6 Does Kant Have Anything to Teach Us about Environmental Ethics?

Article excerpt

ABSTRACT. Immanuel Kant's thought typically is represented as hostile to environmental concerns, but his aesthetics offers significant resources for environmental ethics. His account of the disinterestedness of taste raises the possibility of a manner of motivating a noninstrumental and responsive--rather than self-interested and consumerist--attitude toward nature. The aesthetic consciousness thus can help situate us within rather than pit us against the natural world. Kant's thinking about the beautiful and the sublime point to an ambiguous conception of subjectivity, a picture of the subject who experiences itself both as immersed within a meaningful world and as raised above a world to which it is morally superior. Such a conception may orient investigations in environmental philosophy by providing a more realistic view of the relationship between human beings and nature than do either dualistic or monistic theories.



IMMANUEL KANT'S THOUGHT typically is represented as hostile to many of the concerns motivating the work of environmental ethicists. His sharp distinction between person and thing grounds a position for which only rational beings may be counted as objects of moral worth and the rest of creation in its entirety is reduced to the status of mere instrumentality. Nature's only value is determined on the basis of its capacity to serve human interests and needs, and Kant goes so far as to tell us that in the absence of human interests, the natural world would be nothing but a "mere wasteland, gratuitous and without a final purpose." (1) Thus his view may be seen as the philosophical consummation of Descartes' program of rendering human beings the "lords and masters of nature" through the achievement of technological control.

Kant goes further than Descartes does, however, by elevating the instrumentality of nature into an ethico-ontological principle. The orders of reason and nature are determined by radically different principles. All objects of experience are determined without exception by a thoroughgoing determinist natural causality; finite rational beings, on the other hand. are obligated to obey the rational laws of freedom. Here, "we find a rule and order altogether different from the order of nature." (2) The laws of nature are the "laws according to which everything happens; those of [freedom] are laws according to which everything ought to happen." (3) Thus reason and nature are divided by a chasm that "cuts off the domain of the concept of nature under one legislation, and the domain of the concept of freedom under the other legislation." (4) This ontological heterogeneity translates into an uncompromising moral distinction between rational human beings and the physical world Kant claims that a "thing has no worth other than that determined for it by law. [The] lawgiving which determines all worth must therefore have a dignity (i.e., an unconditional and incomparable worth)." (5) Kant thinks that all value is determined ultimately in relation to moral aims, but that the ground of valuing, or reason itself, is beyond all evaluation; since the condition for value is not the subject of evaluation, its worth is incomparable and absolute. Irrational nature, however, contains nothing possessing the capacity to represent its own ends to itself or the capacity to choose its own ends on the basis of that conception; nothing within nature, then, can present itself to us as dignified and deserving of moral concern. As it consists in nothing but a mechanism, nature can make no moral claims upon us, and any significance it possesses is merely relative to the purposes of rational beings. Morally considered, nature is nothing but resource.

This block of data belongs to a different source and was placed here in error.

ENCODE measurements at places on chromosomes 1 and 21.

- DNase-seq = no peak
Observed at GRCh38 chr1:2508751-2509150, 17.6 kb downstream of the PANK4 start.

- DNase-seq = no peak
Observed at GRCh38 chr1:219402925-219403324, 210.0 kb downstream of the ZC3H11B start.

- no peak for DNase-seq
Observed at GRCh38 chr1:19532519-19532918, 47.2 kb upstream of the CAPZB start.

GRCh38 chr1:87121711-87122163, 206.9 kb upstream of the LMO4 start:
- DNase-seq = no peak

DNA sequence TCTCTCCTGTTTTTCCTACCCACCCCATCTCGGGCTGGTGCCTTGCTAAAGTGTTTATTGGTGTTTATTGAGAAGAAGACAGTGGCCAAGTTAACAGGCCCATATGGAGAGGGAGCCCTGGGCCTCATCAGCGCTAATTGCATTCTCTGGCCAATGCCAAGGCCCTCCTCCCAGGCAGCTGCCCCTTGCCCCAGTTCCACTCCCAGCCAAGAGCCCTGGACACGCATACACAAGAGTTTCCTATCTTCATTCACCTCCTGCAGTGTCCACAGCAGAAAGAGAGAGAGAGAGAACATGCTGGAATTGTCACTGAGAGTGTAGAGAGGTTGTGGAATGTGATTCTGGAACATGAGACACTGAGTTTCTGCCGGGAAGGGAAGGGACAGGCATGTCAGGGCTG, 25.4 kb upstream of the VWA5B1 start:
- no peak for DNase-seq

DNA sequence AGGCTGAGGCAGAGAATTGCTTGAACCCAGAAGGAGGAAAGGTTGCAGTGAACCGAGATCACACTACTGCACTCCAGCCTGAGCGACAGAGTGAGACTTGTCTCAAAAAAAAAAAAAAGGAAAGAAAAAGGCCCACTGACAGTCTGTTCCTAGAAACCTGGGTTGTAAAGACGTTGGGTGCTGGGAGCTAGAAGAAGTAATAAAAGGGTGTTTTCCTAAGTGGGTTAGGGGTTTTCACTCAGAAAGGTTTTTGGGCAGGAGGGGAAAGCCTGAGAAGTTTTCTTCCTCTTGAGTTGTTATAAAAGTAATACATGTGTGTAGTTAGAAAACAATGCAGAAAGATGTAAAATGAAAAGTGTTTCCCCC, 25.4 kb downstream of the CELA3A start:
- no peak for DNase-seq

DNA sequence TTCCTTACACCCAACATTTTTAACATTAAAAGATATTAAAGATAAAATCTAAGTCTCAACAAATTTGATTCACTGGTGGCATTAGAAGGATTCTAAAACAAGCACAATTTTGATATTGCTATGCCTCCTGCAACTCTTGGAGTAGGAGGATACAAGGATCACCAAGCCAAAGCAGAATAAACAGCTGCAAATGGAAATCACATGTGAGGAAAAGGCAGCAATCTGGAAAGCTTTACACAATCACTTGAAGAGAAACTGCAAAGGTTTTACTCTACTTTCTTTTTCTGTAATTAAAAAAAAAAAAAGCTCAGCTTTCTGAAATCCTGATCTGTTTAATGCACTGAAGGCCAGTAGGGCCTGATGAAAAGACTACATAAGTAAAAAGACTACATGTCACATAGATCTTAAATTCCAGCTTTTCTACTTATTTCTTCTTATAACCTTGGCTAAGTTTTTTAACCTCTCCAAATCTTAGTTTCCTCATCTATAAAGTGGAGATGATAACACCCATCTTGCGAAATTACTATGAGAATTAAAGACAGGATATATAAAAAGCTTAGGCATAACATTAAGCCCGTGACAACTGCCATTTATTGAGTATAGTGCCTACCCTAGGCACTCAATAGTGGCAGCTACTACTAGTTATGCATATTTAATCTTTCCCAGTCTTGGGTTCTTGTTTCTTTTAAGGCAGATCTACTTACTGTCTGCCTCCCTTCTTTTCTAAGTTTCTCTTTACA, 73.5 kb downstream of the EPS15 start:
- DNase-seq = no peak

If it is too much to say that Kant's position is an invitation to wholesale exploitation of the natural world, it would be equally difficult to abstract from Kant's ethics any form of environmental concern more robust than some sort of injunction to engage in sustainable development. …


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